Lone Pine Resources was spun off from Denver-based Forest Oil Corp. in 2010. Its board of directors includes Dale J. Hohm, the Chief Financial Officer of MEG Energy Corp. – one of the 10 “secret” backers of Enbridge’s Northern Gateway pipeline (who each provided Enbridge with $10 million in funding to go through the regulatory process). Another Lone Pine Resources director is Loyola G. Keough, a partner with the Bennett Jones LLP and chair of the law firm’s regulatory department.
A Bennett Jones lawyer (Eddie Goldenberg) has also been pushing for West-to-East tar sands pipelines (see Watershed Sentinel, Nov.-Dec. 2012). As well, Milos Barutciski and another Bennett Jones lawyer, Matthew Kronby, have been publicly advocating the Canada-China FIPA trade deal in op-eds in the mainstream media.
The Tyee (Nov. 30) called Bennett Jones LLP “a firm that proudly offers its investor-state arbitration services to corporate clients who want to sue governments … [I]nvestor arbitration has boomed in recent years, from 38 cases in 1996 to 450 known cases last year . A small group of elite firms with for-profit arbitrators and lawyers are getting rich from these deals. Today, legal and arbitration costs average over US $8 million per dispute – and sometimes exceed US $30 million.” The lawyers involved can earn $1,000 per hour, and the arbitrators as much as US $1 million per case.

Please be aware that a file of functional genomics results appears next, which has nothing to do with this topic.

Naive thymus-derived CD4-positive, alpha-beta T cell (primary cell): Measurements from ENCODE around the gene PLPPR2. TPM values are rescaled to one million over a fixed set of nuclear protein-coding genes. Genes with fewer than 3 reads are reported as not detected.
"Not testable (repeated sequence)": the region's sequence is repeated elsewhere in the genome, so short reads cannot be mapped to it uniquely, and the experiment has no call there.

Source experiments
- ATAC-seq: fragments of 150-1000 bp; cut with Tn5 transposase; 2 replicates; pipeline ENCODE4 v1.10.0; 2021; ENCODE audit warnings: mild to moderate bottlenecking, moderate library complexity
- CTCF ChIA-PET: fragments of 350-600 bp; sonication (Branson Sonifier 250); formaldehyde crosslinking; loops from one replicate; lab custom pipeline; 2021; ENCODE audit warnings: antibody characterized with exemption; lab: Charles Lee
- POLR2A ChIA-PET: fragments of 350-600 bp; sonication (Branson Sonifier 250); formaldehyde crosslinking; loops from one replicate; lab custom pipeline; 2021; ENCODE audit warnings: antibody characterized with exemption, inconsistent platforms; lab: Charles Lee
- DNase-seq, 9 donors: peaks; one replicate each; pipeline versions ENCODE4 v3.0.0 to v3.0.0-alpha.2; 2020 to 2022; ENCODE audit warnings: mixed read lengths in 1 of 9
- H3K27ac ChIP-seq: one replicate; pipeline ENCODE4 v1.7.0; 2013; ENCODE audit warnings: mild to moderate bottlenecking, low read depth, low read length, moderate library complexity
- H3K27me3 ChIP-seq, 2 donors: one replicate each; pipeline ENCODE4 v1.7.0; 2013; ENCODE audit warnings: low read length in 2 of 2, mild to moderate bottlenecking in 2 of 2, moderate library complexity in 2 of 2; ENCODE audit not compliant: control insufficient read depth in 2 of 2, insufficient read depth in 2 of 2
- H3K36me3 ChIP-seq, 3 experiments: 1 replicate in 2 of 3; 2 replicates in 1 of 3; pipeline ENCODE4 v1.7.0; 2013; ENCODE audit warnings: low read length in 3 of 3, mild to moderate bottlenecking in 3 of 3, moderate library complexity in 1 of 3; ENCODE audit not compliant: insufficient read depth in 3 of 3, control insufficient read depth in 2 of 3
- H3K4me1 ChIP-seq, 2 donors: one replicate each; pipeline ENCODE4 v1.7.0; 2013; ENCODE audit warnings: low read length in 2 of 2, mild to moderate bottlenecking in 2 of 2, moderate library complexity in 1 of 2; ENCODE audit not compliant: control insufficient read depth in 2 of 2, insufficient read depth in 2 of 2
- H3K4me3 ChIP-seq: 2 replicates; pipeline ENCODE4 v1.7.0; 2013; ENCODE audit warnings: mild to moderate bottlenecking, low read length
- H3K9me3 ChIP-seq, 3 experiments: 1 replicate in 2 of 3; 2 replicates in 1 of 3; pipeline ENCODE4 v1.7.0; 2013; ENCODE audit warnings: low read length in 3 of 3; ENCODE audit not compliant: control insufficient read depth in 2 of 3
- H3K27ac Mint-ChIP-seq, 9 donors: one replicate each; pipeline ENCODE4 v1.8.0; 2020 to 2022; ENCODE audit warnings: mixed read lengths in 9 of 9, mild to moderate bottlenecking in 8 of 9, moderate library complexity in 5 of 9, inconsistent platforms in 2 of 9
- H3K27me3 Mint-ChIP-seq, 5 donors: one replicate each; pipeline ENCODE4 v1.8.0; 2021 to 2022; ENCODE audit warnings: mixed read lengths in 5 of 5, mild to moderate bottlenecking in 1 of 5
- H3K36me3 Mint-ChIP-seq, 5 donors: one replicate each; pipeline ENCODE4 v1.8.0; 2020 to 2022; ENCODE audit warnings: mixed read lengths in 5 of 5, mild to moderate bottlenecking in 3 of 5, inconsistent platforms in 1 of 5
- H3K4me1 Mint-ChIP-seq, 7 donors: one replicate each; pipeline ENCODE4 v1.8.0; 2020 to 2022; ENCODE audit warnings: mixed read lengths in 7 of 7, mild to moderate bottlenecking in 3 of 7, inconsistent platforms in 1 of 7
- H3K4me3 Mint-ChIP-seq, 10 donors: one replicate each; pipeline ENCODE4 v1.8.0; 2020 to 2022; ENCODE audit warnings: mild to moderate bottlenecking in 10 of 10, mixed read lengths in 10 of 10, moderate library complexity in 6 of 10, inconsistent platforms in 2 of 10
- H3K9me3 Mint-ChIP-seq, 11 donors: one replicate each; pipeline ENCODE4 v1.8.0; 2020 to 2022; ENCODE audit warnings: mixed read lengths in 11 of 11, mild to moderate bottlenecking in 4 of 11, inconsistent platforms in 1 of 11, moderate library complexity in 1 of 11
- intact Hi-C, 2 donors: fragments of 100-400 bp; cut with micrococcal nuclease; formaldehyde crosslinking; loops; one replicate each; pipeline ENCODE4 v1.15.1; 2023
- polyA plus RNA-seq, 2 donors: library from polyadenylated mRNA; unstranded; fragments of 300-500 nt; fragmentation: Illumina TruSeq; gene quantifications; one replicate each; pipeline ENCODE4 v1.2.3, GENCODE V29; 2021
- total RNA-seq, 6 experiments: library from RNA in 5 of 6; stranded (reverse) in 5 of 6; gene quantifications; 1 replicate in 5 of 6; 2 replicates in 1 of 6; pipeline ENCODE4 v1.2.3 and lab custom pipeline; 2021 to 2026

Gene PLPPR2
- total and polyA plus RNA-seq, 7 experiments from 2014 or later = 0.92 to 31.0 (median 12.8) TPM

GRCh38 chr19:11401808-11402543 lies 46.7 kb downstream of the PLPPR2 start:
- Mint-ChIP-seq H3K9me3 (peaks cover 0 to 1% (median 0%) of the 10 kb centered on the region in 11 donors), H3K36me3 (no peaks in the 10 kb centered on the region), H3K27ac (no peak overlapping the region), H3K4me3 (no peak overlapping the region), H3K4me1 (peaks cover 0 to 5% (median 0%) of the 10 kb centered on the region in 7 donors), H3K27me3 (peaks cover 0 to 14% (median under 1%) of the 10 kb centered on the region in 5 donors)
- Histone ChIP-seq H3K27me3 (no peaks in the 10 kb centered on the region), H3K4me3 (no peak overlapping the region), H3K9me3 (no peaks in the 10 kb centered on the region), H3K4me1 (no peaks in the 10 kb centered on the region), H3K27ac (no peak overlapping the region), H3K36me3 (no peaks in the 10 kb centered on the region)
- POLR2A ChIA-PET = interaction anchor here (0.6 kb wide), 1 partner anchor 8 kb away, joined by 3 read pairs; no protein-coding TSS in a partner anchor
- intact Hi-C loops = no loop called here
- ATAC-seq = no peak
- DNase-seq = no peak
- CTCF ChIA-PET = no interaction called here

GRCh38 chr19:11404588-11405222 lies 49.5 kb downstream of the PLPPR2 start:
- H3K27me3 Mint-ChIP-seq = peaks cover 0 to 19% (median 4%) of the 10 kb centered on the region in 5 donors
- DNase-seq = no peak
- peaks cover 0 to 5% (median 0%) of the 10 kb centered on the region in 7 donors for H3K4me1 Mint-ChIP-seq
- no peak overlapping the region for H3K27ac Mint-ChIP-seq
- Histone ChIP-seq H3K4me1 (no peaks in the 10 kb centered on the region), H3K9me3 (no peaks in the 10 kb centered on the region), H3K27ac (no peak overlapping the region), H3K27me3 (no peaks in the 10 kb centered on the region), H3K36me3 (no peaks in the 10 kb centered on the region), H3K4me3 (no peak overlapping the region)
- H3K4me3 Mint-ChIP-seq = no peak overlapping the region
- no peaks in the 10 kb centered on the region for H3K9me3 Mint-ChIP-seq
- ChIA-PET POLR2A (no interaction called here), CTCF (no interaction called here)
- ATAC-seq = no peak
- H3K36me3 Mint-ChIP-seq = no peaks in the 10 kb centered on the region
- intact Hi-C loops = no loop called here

According to The Tyee, “Investment arbitration is becoming so lucrative that investment firms will actually speculate on cases, lending money to companies so they can sue governments – and then they’ll take a cut of 20 per cent to 50 per cent from the final award.”
The Sierra Club’s Ilana Solomon recently stated (Nov. 16): “By the end of 2011, corporations such as Chevron, ExxonMobil, Dow Chemical, and Cargill have launched 450 investor-state cases against 89 governments.Over $700 million has been paid to corporations under US free trade agreements and bilateral investment treaties, about 70 per cent of which are from challenges to natural resource and environment policies.…This case, however, [Lone Pine Resources] is the first to directly threaten the obligation of governments to protect its people from the destructive effects of fracking.”